Going back several years, during the Chicago pre-draft camp I was talking to Cedric Toney (Dwight heads the page and Cedric is halfway down) who had a cup of coffee with the Cavs. We were talking about Dwight during the pre-draft camp. Cedric said to me, “If you don’t believe me, lets go around the room and ask people.”
That’s when I went to Isiah (Thomas) and he called him Michael Jordan before Michael Jordan–and he wore 23. How about that?
I talked to Dominique Wilkins and he said, “You thought I could jump? This dude could get up!”
I talked to Mark Aguirre and on and on.
To flash forward, I talked to a guy at my church who could handle a camera pretty good and talked to him about the project and a guy I worked with at the Plain Dealer. I said let’s just do the best we can. So, we were able to do some interviews–which is on the rough cut on youtube–and some footage from NBC.
Money is still an issue, but we are still doing the best we can. We did some more shooting with Dwight. He celebrated his 30th high school reunion in August. I went and interviewed Dwight and some of his classmates.
Dwight in 1978 was the number one player in the nation. In fact, I spoke with Pat Williams and he told me that after they drafted Darryl Dawkins, their whole philosophy turned into getting the best high school players in the country and have them develop with the team.
So in ’78, they were scouting Dwight, but there was an incident on the court (we’ll get to it in the documentary), where Dwight ended up hitting a guy. Pat Williams said they walked out of the arena and they decided they weren’t going to sign or draft him.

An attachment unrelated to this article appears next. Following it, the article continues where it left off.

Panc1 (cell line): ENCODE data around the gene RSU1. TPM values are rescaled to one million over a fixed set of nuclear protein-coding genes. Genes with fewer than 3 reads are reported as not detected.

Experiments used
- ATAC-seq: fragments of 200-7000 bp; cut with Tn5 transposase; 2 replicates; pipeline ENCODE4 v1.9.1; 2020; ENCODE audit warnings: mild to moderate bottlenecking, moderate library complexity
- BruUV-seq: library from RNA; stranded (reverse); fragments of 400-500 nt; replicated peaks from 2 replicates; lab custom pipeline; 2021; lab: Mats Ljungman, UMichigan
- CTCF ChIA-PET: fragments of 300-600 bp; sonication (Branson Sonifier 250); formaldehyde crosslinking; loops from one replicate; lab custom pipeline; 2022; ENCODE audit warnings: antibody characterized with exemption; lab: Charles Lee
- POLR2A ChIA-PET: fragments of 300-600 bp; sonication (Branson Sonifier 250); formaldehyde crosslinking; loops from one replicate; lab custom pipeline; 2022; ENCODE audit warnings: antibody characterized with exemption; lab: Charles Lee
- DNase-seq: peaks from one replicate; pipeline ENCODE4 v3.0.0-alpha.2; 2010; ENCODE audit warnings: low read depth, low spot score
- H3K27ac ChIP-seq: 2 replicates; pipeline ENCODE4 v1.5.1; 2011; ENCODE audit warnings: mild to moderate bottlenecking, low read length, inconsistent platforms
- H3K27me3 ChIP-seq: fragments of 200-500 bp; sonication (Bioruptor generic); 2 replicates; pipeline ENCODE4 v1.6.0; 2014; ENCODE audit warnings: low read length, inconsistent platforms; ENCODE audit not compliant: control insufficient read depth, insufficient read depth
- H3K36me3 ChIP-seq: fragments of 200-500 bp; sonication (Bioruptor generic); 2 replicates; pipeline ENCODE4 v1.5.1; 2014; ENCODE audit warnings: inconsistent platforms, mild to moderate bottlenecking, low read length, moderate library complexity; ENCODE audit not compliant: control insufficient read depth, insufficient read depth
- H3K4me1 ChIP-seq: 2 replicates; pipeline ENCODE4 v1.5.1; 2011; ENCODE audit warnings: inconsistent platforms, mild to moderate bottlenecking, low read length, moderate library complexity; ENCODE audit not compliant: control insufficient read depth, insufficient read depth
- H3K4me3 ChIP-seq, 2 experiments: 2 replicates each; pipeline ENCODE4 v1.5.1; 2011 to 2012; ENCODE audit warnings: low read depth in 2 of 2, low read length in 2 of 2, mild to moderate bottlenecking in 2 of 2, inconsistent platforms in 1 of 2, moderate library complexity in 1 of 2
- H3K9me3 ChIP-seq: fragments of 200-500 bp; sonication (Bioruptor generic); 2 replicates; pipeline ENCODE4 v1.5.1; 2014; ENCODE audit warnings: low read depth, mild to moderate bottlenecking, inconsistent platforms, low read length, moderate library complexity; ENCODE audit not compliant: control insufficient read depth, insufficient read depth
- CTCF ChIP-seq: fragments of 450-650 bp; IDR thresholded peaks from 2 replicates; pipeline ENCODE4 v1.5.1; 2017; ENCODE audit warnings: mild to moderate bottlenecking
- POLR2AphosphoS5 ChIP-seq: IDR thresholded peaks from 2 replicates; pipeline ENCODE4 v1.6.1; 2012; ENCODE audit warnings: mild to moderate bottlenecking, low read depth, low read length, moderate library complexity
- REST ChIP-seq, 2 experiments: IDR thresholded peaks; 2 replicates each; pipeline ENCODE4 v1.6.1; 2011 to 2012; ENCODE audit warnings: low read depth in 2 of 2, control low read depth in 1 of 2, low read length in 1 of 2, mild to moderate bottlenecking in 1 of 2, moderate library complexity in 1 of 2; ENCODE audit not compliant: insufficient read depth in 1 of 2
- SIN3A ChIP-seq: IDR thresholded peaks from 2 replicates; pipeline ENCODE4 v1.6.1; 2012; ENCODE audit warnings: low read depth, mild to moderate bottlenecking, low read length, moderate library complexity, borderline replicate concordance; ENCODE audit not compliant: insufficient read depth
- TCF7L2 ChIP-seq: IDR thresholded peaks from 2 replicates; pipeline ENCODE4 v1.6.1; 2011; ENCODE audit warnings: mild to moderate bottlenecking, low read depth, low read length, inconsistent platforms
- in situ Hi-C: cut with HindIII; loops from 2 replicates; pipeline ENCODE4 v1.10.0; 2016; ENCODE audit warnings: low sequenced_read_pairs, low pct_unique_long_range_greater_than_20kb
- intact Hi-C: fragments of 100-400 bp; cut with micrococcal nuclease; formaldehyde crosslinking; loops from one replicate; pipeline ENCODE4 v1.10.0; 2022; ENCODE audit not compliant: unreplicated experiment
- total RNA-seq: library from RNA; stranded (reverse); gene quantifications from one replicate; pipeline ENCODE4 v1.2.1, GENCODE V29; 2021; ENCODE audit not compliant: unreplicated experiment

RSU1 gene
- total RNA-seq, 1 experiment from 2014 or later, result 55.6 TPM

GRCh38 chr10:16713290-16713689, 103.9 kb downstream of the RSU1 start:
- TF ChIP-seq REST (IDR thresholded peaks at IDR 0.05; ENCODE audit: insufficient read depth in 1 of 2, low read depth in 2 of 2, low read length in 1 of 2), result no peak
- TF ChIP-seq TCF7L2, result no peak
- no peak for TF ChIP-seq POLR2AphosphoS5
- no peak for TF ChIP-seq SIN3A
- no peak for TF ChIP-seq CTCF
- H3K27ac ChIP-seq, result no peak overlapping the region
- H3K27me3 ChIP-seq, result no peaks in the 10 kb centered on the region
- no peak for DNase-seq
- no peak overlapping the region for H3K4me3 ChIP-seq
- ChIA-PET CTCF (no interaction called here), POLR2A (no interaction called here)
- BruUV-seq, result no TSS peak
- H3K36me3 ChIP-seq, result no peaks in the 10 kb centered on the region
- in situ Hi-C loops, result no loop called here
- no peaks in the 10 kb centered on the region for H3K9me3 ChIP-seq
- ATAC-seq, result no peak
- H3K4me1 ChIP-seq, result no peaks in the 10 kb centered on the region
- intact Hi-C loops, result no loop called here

I don’t even think Dwight knows this story yet. Chuck Daly was in the gym as well (He was an assistant with the Sixers).
Dwight was the best player in the country and was recruited by everybody. Goes to Kentucky and has a solid freshman year. Has great highlight games despite playing in a structured system. In high school, he was just so phenomenal. He was the only guy that I’d ever heard–when I talked to folks in Dayton–where there would be a crowd of people at his practices.
It was such a buzz in the city when Dwight was playing. He averaged a triple double his senior year–38 points, 14 rebounds and 11 assists. He was an incredible talent.
Well he transferred to USC where he got into drugs. After leaving USC he played overseas. He was drafted in the second round by the Bullets but he had a reputation of drug addiction. He bounced around in the minor leagues of basketball and ended up back in Dayton and became homeless.
He also plays in underground basketball games hosted by drug dealers–which we all know goes on. Dwight was a star in that also.
He also lived on the street.
It became so bad that he lived on his parents porch. They wouldn’t let him in. So, there on his porch was a bed, an alarm clock and everything.